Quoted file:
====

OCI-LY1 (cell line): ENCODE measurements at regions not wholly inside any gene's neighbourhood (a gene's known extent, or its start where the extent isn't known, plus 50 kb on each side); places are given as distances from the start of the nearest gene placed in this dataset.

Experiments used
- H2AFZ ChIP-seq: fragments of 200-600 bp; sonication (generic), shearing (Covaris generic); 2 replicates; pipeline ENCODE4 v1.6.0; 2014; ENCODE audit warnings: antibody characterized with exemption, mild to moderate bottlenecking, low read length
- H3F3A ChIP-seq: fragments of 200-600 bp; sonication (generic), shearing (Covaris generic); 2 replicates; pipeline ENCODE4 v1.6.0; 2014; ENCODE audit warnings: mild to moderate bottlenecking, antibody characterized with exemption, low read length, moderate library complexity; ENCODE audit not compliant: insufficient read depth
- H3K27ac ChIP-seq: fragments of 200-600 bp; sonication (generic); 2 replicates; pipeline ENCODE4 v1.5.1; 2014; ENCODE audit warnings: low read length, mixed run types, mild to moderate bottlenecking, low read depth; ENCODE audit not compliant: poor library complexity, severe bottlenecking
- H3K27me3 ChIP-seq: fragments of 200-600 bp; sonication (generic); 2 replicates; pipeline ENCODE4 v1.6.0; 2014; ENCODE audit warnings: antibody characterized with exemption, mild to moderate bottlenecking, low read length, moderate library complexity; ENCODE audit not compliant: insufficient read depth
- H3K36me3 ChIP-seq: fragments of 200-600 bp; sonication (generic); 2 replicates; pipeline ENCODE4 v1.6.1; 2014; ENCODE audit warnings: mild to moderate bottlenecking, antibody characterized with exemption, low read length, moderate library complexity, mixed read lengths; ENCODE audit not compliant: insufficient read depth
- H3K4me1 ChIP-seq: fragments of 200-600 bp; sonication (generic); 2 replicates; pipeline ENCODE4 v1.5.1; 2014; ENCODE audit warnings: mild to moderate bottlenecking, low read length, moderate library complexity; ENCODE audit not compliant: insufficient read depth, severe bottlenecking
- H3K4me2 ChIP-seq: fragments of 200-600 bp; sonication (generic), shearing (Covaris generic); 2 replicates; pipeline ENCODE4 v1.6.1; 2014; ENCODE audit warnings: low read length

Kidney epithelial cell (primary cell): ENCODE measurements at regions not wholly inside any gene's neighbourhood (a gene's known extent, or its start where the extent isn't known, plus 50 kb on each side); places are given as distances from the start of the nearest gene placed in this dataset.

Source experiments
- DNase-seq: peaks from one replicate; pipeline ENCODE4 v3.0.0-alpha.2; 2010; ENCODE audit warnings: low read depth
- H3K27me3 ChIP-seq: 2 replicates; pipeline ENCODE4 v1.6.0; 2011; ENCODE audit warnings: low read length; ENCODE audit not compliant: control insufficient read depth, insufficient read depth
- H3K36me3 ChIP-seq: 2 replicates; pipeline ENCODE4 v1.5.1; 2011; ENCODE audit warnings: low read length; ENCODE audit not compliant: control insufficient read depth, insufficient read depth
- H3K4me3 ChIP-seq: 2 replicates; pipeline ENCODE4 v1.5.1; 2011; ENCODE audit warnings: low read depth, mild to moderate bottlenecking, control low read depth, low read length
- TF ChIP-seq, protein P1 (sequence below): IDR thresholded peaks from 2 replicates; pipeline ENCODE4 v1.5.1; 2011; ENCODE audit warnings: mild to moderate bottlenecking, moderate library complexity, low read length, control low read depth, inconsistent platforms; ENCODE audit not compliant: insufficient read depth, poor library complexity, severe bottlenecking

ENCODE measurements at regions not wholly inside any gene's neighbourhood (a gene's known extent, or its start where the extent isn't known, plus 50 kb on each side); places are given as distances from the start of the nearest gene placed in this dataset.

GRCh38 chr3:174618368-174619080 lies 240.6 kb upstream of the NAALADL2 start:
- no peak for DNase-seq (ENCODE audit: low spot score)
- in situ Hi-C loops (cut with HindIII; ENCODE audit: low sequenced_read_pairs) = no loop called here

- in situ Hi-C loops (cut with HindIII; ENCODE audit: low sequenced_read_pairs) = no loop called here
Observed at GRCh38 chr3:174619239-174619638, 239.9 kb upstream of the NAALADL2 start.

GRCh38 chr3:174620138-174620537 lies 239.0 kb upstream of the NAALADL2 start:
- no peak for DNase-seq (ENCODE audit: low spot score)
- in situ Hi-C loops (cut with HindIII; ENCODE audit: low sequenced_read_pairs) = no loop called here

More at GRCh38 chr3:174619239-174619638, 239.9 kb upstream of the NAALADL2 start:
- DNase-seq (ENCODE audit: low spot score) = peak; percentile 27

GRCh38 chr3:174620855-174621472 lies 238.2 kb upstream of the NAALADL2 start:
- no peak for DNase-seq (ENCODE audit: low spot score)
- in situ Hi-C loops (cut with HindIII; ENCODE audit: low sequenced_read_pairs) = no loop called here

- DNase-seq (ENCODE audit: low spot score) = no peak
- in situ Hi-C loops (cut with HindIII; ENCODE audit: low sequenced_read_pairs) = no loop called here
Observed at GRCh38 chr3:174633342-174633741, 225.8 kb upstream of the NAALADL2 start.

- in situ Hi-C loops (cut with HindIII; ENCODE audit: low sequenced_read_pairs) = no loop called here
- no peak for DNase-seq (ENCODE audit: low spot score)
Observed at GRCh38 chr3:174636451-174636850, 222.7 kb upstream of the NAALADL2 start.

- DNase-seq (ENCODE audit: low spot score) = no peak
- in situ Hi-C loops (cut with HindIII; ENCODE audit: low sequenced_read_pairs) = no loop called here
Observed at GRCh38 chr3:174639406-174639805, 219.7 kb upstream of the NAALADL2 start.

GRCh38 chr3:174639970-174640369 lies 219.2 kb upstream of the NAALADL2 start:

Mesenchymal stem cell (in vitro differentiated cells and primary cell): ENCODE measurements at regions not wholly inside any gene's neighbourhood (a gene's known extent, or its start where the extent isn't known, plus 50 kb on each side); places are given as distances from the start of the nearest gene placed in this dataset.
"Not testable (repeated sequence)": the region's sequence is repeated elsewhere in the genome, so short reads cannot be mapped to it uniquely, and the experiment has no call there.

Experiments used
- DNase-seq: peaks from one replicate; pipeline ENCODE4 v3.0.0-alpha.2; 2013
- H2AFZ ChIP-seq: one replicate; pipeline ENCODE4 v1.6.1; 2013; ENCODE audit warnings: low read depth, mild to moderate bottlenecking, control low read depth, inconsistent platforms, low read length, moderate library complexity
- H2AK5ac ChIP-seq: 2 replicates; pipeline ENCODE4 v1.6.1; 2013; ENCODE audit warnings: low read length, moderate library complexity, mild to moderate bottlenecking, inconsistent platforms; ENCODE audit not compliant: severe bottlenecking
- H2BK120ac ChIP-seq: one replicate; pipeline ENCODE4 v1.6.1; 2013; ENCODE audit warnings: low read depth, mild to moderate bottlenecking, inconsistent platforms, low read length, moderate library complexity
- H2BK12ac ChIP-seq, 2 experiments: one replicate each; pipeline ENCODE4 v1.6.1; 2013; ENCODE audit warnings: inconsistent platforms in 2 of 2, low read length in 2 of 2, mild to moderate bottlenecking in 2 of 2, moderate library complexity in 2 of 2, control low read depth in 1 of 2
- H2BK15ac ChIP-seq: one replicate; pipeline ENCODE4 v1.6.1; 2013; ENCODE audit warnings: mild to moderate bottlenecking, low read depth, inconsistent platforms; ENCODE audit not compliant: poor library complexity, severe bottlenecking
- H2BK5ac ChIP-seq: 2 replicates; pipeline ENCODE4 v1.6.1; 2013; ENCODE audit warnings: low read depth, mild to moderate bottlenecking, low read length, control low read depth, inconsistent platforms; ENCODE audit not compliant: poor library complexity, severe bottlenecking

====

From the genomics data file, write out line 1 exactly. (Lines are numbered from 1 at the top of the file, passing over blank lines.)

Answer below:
OCI-LY1 (cell line): ENCODE measurements at regions not wholly inside any gene's neighbourhood (a gene's known extent, or its start where the extent isn't known, plus 50 kb on each side); places are given as distances from the start of the nearest gene placed in this dataset.